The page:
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Author Topic: Amplifiers for noise : Combo?  (Read 7083 times)
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Bleak Existence
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« Reply #15 on: January 25, 2014, 09:16:40 PM »

Crate kx160 here since 97
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Levas
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« Reply #16 on: January 28, 2014, 03:53:35 PM »

Very good topic at the right moment.
Mainly I was using - nice and bassy Hartke vx410 + HA2500 head, VOX AD50VT guitar amp and Wharfedale SVP-15P monitors. After years and overloads of sound because "the louder the better to rehearse in" Wharfedale monitors went silent and, well, RIP. I'm still thinking whether there is a need for monitors or no, but it seems just like a rather expensive addition to equipment if playing just noise.
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Coma Detox
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« Reply #17 on: January 28, 2014, 07:17:06 PM »

I've always used the same rig, two Ampeg 8x10's a SVT-4pro and an old beat up acoustic head, mic'd with shure sm57's.  I'd like to add a decent condenser mic into their too at some point if I get to recording again.
« Last Edit: January 28, 2014, 07:24:15 PM by Coma Detox » Logged
STREETMEAT
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« Reply #18 on: January 28, 2014, 09:17:42 PM »

good topic. i use a broken 2x12" combo amp. one of the 12" speakers is missing. input is broken so i have to plug the cable half way/quarter of the way in to get loud sound. i wouldnt have it any other way. if i record using it ill use the shitty built in mic from my digirecorder or a crank microphone.
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AVFN
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« Reply #19 on: December 04, 2017, 04:30:47 PM »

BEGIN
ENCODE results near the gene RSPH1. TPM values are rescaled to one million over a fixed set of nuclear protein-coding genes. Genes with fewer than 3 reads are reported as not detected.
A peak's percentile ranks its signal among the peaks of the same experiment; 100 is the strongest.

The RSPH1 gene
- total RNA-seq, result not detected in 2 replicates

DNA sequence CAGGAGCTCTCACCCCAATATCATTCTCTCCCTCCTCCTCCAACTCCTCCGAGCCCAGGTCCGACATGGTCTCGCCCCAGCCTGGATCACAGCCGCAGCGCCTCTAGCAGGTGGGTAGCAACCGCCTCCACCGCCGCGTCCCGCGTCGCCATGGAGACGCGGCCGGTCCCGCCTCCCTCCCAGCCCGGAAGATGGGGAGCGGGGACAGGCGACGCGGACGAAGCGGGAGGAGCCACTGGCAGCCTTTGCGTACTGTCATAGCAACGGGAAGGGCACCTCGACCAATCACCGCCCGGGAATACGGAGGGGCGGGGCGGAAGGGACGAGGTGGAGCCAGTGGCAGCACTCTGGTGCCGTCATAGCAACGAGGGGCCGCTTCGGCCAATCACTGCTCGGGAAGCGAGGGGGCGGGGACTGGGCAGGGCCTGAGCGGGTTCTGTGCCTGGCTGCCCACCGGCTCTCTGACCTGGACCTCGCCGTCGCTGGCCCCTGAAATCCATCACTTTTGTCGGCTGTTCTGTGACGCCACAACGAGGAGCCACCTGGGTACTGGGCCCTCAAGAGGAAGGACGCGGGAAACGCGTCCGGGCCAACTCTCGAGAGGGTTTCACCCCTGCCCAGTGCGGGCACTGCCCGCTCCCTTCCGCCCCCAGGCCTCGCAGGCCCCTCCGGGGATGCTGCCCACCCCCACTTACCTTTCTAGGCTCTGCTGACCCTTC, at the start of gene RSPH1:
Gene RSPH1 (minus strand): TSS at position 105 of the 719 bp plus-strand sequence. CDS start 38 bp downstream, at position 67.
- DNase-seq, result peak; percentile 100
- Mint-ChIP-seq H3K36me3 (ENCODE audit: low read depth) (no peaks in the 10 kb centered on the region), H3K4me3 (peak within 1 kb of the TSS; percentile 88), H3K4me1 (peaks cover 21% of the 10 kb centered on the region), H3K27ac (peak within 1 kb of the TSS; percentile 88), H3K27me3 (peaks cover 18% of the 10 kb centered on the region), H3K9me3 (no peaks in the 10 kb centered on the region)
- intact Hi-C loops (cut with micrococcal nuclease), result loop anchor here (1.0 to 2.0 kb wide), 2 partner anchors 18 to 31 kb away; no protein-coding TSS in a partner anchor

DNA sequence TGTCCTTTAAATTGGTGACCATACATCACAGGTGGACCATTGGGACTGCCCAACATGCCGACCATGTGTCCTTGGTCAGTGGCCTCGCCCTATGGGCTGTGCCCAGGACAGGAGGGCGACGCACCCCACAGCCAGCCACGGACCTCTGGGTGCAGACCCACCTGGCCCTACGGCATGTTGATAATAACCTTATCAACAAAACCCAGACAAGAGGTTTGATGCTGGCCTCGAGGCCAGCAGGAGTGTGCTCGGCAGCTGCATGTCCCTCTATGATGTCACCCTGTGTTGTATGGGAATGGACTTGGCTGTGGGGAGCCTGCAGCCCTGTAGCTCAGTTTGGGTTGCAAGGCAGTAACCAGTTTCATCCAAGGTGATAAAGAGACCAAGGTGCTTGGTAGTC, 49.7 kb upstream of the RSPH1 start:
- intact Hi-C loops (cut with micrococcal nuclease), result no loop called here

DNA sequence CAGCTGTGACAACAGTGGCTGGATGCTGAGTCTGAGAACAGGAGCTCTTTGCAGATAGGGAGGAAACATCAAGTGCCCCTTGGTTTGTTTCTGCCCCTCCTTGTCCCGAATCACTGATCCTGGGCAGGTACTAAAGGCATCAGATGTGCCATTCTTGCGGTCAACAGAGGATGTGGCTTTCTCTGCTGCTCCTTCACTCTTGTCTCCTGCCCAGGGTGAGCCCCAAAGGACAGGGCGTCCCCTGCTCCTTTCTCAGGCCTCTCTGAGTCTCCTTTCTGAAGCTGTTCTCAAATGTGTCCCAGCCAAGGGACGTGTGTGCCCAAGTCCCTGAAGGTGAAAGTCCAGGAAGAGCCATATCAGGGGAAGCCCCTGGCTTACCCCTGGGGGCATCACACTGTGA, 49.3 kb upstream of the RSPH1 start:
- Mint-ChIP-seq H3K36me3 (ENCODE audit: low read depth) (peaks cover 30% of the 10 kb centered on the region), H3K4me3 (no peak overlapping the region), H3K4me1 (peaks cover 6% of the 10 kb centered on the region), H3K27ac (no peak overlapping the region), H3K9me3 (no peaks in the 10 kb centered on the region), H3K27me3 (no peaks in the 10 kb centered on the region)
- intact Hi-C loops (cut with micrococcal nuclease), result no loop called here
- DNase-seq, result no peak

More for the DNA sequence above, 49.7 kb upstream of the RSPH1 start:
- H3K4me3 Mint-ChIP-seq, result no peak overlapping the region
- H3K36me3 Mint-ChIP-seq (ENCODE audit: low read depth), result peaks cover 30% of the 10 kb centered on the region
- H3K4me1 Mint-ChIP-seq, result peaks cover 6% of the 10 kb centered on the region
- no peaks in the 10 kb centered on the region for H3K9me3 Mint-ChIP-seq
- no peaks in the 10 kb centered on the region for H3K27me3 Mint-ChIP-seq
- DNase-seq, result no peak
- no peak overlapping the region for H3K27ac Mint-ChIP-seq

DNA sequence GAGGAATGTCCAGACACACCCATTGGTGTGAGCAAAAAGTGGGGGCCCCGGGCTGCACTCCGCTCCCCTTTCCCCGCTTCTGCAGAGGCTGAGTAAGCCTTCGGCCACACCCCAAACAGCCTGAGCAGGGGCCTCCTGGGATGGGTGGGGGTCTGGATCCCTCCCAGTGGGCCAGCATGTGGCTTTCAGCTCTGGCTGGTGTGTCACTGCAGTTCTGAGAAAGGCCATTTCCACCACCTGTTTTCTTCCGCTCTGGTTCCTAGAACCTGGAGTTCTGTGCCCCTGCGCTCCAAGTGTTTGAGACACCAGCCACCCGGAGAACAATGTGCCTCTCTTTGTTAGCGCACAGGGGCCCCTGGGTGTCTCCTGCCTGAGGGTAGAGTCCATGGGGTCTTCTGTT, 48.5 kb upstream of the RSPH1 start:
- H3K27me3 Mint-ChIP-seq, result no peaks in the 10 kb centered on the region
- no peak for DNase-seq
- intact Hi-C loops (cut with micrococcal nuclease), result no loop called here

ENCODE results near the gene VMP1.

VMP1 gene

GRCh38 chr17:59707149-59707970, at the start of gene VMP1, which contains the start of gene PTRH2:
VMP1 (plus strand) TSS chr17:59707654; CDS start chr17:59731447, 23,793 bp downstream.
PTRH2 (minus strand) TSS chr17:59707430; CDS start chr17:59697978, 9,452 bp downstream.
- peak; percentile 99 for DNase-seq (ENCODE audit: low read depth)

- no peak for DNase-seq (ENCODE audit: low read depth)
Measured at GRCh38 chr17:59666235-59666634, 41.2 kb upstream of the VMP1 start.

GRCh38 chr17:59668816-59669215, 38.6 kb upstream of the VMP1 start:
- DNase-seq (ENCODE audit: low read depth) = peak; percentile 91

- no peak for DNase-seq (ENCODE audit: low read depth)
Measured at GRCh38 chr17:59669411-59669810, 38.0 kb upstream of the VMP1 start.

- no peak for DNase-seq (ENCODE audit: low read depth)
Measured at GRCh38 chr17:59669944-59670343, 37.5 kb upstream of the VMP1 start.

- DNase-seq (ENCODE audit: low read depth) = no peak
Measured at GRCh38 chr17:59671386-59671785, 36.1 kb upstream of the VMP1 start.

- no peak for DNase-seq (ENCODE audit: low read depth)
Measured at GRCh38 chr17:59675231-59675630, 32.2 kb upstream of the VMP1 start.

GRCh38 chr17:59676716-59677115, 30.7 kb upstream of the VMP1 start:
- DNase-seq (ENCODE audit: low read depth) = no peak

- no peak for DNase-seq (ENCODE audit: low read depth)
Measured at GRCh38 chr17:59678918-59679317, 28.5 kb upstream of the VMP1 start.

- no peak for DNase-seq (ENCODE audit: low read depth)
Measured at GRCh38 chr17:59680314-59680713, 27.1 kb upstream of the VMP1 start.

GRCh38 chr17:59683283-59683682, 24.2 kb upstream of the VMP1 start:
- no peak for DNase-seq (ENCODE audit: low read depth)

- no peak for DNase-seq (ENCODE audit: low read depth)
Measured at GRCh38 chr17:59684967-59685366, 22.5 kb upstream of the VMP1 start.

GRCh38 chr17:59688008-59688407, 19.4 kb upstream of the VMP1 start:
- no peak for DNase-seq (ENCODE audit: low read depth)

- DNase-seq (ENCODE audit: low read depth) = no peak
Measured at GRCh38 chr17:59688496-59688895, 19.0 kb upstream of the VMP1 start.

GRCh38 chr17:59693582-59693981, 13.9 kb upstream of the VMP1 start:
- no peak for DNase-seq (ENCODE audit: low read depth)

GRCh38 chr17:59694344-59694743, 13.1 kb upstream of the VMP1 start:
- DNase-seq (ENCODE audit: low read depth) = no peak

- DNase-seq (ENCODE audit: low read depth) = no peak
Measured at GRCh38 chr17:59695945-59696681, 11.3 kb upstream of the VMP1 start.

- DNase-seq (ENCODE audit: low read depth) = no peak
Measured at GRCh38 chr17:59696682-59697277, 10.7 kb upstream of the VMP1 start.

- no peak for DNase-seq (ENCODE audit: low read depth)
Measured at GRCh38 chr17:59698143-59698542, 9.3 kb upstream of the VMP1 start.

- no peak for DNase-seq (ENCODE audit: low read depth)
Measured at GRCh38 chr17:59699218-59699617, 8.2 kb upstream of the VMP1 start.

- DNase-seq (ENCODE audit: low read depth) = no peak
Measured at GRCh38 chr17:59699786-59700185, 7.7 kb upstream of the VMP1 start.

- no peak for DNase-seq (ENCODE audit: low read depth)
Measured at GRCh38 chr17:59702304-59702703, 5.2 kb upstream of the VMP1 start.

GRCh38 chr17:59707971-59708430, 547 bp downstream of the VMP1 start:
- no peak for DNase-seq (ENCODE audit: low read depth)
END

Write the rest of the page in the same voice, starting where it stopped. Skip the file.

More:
currently searching for my first amp. the big question seems to be: how important is wattage? does anyone here have an opinion on how wattage can affect the volume or frequency range?
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Stipsi
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« Reply #20 on: December 04, 2017, 06:44:54 PM »

I recently bought a randall high gain combo for guitar, recording some metal junk with contact mics and
pedals, using a shure sm57, but at the moment i have a lot of difficulties to find a decent sound.
Not loud neither thick.
Probably i have to adjust something.
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Nolan
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« Reply #21 on: December 08, 2017, 05:36:25 PM »

I recently bought a randall high gain combo for guitar, recording some metal junk with contact mics and
pedals, using a shure sm57, but at the moment i have a lot of difficulties to find a decent sound.
Not loud neither thick.
Probably i have to adjust something.

Try different mic placements, the mic facing directly to the centre of the speaker will make things brighter, just off centre will give it more body, ideally set up two mics in these positions and mix the two results (watch for phase inversion, very easy to fix if recording digitally), also try one mic close to the speaker and one pulled back some distance to capture different sounds.

For junk metal i've had the best luck recording it once, then reamping it again clean and loud and recording that. If you have impedance with reamping run your signal through a cheap mixer before it goes into the amp. Too much gain and volume on junk metal can render it very blurry, which may or may not be what you're going for.
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